It’s a hot, tropical afternoon in Kumarakom, in the backwaters of Kerala. I am sitting on the verandah of a cottage in Coconut Lagoon, which is a nature resort and the brainchild of Jose Dominic, CEO of the CGH Earth Group of hotels. I am watching turtles trying to climb out of a backwater canal, biting on some plants, and falling into the water again. Boats pass by. Traditional Kerala houses dot the property, with ours being one of them.
Jose would not approve of my writing this article on my computer. I am supposed to be disconnected from all the trappings of modern society and focused on nature – the turtles, the herons, the butterflies.
Yet I need to write this piece. Now. Soon. Before I forget the details and the nuances of the fascinating story he shared with us last night over dinner. I did not take notes. Instead I just listened while chopping snake gourd, shallots and pineapples for our dinner.
This trip to Kerala was to speak at the inaugural TiECon Kerala event in Cochin, where many tourism entrepreneurs were present. Last night, at the Marari Beach resort in Alleppey (also a CGH Earth property), we had dinner (rather, we cooked together) with Jose and his wife, and we had a chance to listen to his fascinating entrepreneurial journey.
Jose is a chartered accountant by training, and he was working in Bombay in the seventies when his father launched a campaign to lure him back to Kerala to work in the family’s hotel business. It took a while, but eventually he relented.
One of the first major moves he made was to bid for a hotel in the Lakshadweep Islands against Taj, Oberoi and the other giants of the Indian hotel business. “They estimated investment ranges of 50 crores, and three months of feasibility study. I made a spot offer,” Jose said. The offer was to dismantle all the “modern” frills the hotel had put in when they replaced the thatched roofs and terra cotta floors with concrete and mosaic. Jose instinctively decided to return the hotel to its natural roots and position it as a retreat from the overdose of communication and entertainment people are fed 24 hours a day. The hotel’s publicity read, “No TV.”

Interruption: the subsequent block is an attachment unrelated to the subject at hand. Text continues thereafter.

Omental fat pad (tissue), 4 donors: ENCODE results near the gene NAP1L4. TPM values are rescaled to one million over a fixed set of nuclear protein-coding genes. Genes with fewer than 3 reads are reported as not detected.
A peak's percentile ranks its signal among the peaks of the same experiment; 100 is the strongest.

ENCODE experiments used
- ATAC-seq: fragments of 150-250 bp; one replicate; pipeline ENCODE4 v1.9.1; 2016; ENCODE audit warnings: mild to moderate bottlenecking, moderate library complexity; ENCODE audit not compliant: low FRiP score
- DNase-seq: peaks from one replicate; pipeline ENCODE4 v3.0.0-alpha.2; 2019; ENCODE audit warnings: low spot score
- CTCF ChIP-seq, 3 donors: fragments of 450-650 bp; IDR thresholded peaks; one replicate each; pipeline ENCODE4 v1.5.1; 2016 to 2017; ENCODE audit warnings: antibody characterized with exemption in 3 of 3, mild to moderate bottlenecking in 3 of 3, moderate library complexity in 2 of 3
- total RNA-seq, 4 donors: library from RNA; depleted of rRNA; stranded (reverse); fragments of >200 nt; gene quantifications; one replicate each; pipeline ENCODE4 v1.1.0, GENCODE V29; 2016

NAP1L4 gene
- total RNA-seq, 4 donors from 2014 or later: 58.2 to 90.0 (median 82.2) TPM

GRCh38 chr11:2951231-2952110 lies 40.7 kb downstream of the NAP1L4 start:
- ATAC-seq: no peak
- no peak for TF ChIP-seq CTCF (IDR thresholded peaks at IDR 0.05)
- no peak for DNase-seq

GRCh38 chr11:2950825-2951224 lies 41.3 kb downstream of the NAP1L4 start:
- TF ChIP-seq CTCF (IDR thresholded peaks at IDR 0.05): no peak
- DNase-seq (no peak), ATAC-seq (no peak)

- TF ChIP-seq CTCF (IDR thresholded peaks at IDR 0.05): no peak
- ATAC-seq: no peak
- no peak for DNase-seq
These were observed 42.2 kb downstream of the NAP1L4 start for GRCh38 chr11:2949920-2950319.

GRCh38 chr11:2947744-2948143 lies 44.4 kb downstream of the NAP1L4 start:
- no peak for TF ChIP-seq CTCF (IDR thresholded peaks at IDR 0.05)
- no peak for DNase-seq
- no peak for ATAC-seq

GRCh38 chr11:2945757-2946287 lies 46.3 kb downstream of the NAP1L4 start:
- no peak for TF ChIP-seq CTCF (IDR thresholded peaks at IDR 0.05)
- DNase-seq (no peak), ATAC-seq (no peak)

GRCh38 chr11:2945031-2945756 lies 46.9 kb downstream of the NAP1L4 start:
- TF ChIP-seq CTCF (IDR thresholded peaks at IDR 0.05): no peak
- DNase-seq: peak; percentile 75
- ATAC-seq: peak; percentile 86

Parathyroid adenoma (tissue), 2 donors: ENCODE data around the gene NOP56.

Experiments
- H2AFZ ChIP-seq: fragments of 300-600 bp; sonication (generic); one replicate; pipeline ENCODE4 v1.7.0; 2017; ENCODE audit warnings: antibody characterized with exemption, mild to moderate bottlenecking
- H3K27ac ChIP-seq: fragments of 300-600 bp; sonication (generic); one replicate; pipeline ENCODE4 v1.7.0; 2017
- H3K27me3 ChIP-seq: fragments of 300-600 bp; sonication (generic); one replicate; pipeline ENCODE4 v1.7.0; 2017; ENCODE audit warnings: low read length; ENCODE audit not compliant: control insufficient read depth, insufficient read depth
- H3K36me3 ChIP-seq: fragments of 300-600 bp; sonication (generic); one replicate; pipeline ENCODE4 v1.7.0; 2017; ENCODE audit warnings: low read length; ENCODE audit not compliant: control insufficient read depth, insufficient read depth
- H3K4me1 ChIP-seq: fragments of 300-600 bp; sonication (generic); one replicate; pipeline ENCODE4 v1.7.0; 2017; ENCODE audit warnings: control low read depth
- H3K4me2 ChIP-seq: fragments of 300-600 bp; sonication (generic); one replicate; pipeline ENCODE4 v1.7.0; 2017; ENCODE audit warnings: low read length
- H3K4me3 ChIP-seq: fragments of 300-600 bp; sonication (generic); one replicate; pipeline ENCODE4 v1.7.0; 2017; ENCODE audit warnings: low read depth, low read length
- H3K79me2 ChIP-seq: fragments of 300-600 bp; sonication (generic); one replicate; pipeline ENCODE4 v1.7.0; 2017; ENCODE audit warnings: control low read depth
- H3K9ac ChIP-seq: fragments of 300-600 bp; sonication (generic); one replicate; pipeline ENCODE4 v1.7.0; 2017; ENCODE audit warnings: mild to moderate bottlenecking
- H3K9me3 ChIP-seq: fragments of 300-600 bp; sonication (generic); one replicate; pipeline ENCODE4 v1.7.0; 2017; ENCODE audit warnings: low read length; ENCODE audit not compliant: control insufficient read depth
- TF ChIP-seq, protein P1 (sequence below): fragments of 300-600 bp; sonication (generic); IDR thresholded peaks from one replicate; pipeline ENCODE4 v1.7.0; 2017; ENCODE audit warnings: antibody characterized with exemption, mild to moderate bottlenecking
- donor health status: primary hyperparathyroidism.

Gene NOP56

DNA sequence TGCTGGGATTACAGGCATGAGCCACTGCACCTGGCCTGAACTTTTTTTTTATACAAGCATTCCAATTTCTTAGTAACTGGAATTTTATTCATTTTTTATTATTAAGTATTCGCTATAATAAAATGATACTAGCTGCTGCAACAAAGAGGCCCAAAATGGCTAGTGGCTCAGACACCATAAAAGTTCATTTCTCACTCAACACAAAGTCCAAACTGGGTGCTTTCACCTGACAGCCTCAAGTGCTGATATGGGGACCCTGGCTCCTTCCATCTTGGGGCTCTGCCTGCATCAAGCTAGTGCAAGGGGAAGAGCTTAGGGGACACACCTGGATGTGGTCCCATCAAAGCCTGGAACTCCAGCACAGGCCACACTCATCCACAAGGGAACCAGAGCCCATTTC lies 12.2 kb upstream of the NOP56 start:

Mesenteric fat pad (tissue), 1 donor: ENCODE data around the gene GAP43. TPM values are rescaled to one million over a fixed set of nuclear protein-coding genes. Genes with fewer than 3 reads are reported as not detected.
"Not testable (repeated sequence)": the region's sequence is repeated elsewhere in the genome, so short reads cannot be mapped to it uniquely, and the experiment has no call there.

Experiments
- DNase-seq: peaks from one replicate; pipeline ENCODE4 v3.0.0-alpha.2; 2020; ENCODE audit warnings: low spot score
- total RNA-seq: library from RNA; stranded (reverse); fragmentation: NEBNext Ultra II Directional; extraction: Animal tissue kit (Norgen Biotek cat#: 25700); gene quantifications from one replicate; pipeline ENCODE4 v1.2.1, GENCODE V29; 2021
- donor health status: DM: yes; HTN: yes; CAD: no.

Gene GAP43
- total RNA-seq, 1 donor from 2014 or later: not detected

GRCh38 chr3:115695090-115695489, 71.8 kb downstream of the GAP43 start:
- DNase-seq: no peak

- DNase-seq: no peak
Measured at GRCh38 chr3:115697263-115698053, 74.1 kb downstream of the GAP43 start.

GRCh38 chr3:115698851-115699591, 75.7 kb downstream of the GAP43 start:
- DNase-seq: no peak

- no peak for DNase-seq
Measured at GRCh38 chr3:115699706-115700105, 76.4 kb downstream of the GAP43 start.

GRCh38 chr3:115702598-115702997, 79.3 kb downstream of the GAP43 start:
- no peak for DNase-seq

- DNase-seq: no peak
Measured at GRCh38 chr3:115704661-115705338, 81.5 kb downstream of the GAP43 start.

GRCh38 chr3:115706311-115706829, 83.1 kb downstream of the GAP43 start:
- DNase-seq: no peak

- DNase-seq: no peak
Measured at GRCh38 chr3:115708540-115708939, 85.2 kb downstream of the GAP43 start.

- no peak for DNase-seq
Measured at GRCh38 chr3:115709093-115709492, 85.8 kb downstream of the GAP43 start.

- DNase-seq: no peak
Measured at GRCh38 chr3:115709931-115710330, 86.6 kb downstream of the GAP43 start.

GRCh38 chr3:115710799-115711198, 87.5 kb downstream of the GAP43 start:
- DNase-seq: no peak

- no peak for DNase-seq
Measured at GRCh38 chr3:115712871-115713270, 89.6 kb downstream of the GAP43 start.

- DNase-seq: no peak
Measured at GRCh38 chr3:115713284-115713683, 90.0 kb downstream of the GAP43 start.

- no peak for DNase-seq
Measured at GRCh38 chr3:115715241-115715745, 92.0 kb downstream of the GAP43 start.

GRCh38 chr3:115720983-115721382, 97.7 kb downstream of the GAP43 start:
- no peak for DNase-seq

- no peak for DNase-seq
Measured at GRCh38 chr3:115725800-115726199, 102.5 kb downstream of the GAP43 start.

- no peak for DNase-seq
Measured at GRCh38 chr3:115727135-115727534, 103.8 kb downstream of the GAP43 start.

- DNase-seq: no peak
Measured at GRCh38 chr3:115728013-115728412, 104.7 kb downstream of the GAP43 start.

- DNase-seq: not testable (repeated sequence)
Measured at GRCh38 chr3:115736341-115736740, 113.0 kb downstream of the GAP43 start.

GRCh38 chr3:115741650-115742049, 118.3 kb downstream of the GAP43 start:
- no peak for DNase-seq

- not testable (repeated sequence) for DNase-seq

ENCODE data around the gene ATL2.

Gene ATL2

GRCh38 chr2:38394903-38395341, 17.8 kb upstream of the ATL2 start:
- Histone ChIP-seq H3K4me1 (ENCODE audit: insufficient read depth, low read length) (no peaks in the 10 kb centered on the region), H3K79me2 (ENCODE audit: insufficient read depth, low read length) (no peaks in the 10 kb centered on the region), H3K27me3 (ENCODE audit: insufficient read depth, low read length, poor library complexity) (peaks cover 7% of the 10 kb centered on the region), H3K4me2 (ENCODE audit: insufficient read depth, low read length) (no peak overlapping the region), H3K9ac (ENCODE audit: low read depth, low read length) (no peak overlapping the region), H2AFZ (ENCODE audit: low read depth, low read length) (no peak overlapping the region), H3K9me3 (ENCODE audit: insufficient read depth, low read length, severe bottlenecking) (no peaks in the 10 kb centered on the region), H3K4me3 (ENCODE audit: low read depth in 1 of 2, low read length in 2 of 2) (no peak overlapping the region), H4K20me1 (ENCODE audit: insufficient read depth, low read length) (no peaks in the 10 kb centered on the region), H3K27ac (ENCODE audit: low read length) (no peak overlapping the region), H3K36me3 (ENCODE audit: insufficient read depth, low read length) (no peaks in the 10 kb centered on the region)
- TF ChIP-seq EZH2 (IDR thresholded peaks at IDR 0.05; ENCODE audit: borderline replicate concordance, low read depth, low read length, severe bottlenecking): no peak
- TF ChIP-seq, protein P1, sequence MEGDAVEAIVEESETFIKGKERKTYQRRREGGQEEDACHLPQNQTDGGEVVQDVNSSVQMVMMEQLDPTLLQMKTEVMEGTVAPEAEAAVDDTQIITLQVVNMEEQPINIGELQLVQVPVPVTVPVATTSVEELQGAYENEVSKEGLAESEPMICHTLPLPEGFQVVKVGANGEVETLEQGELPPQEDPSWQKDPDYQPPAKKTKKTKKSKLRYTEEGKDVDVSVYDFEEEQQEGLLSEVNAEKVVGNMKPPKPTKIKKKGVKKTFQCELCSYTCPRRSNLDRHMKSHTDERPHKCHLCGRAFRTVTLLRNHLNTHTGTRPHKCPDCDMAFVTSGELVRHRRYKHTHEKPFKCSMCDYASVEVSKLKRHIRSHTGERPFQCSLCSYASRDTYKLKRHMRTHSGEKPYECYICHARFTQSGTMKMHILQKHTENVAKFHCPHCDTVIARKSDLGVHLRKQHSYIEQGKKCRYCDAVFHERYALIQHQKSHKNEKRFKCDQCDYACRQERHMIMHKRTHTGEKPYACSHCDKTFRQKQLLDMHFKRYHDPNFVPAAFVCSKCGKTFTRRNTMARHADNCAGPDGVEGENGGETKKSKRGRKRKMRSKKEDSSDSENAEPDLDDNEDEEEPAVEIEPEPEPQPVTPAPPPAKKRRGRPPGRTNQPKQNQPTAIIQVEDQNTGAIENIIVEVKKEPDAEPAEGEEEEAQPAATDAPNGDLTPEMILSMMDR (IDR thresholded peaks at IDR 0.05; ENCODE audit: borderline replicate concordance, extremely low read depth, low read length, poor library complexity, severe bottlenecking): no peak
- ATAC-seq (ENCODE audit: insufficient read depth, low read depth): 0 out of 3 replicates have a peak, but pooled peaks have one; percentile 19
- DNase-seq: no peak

Reflecting back on those decisions that were completely counter-intuitive at the time, Jose laughs: “It was a lot cheaper to go with natural materials than the concrete and the mosaic. Since I didn’t have the crores, I had to be creative.”
Eco-tourism hadn’t yet taken off, so when Jose decided to price the hotel at $180 a night – the same as the Oberoi in Bombay – there were some hearts skipping beats in the family business.
The gutsy bet worked out. The hotel was a hit. Jose Dominic never looked back, making one bold move after another, and over the years, he has put Kerala on the world’s eco-tourism map with luxury nature experiences like Coconut Lagoon, Spice Village, Marari Beach, and the magnificent Brunton Boatyard in Cochin.
Each creates a unique, memorable experience for the traveler in search of the off-the-beaten-path journey. Spice Village, for example, offers an opportunity for guests to go cardamom harvesting in the hills with the local tribes. At Marari Beach, they pick fresh vegetables from the farm, and cook with the chef. At Kalari Kovilakom, a complete Ayurvedic cleansing awaits.
As Jose explains, he is in search of the less than 5% of travelers who seek the unpredictable, the magical, and the unique. More than 95% seek standard fares. But Jose’s customer base, once seduced, remains loyal forever.
There is also a deeply thought through philosophical premise to the entire CGH Earth experience. It respects the environment and the community. Everything is sourced locally. Architectures are conceived or restored according to local themes. At Marari, for instance, the roofs are made of coconut palm leaves. They last only 18 months, and have to be redone. Jose likes that. Coconut palm is abundant in the region, and the re-thatching every 18 months provides employment for the villagers.
Colors are simple, elegant, blended with nature, in coordination with local traditions. There are white saris with gold borders, green saris with red blouses, and white sarongs on the men. The staff looks comfortable, at ease. Their warmth suffuses the guests in a sense of well-being.
You sense that feeling of peace in presence of Jose and his wife as well. They are patient, creative, and deeply committed to the core values of an endeavor that has spanned many decades. They have a great feel for stories that may lead to new experiences, laughter that is sincere and openly joyful, and a life being lived with purpose, enjoyed as it should be.
If you are looking for a travel destination, by all means check out the CGH Earth experiences.